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Taiwanese government hacked through Microsoft Word vulnerability

Failure to patch reaps rewards for hackers.

A group of hackers has managed to exploit a vulnerability in Microsoft Word to target government and educational institutes in Taiwan.

Microsoft had recently issued a security advisory regarding a serious vulnerability in its Word software and had released a "fix-it" patch immediately to protect the users from being susceptible to any attack using the exploit. However, as with most updates, the users and institutions who failed to update their software and systems in a timely manner risked become victims of attacks from hackers.

Now, a major hacking operation carried out against the Taiwanese government and educational institutes known as "Taidoor" has successfully managed to exploit the Microsoft Word vulnerability, which was left unpatched on the target machines. The hackers have used malicious email attachments with relevant titles such as national polls and free trade issues to dupe the employees into opening the content. The files downloaded to the computers are believed to be capable of stealing sensitive data and carrying out surveillance.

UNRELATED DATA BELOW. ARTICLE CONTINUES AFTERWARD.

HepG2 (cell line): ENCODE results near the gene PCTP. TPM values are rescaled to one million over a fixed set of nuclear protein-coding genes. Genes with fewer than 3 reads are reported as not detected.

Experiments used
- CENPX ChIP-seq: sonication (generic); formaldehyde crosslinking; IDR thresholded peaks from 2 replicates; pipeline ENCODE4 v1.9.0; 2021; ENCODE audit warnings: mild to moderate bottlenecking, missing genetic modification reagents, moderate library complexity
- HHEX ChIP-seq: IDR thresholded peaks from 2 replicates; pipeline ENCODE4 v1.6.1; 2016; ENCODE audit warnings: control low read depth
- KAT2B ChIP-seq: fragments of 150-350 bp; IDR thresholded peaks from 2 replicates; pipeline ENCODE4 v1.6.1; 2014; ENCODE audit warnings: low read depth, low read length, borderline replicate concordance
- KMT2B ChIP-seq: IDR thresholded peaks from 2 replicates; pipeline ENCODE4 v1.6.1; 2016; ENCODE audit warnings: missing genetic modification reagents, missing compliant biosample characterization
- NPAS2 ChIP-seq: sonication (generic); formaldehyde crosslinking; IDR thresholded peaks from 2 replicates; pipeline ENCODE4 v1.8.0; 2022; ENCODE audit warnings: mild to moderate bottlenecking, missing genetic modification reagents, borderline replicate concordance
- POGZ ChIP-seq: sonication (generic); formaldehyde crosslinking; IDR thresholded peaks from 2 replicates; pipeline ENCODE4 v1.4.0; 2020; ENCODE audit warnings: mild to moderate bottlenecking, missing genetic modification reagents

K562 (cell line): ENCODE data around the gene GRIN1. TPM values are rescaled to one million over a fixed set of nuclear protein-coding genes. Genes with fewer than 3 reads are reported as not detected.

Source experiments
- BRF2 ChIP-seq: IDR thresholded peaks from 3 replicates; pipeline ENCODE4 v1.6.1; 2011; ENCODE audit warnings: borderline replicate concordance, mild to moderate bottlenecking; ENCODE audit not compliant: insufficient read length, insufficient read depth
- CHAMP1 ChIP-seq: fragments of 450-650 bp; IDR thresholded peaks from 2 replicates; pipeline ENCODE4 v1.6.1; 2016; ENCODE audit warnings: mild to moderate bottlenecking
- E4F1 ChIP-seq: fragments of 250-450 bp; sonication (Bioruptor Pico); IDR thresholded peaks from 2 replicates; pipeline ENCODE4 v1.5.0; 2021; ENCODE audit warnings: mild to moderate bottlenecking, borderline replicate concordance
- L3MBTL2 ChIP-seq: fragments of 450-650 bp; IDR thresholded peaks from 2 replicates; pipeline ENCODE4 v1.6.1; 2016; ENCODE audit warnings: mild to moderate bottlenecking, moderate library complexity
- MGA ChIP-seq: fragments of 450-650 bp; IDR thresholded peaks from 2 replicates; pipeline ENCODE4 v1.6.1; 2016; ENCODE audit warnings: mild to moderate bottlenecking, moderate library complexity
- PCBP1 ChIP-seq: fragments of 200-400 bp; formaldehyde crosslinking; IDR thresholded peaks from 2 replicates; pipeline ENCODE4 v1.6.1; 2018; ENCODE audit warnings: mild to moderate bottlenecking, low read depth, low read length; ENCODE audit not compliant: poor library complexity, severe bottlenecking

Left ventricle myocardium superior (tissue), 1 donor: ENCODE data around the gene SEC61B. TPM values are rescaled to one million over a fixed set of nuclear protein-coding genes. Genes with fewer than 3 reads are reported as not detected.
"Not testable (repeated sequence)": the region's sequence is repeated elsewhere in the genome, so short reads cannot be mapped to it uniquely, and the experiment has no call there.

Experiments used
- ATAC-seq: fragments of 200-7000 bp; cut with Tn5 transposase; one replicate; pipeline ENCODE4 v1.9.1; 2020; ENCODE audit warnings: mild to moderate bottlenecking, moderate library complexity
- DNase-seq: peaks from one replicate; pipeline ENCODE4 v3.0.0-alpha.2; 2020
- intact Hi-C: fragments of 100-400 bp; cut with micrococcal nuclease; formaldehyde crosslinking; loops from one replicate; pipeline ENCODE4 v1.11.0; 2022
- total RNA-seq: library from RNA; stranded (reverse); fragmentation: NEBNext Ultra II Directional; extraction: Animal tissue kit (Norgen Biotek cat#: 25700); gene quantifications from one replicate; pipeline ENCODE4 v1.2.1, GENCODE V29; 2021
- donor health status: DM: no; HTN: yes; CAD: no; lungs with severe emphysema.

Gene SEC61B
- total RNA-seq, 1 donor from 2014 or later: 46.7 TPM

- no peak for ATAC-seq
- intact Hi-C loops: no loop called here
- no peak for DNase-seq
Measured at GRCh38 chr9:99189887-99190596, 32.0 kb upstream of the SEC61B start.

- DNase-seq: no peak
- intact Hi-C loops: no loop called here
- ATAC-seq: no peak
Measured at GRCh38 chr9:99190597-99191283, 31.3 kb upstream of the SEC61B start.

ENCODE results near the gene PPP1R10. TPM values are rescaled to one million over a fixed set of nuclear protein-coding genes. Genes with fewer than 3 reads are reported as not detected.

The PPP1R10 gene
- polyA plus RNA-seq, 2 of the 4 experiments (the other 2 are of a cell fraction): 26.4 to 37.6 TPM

In the past, the "Taidoor" campaigners have used zero-day flaws in Microsoft's Internet Explorer browser for similar attacks. The operation has been active since 2009, and has a similar pattern consisting of vulnerabilities, social engineering and targets which include government agencies.

The attack has once again shed light on the importance of installing updates and running the latest available versions of system software in situations where continuous unattended network interaction takes place.

Source: Tech Week | Image via Brink's Checkout

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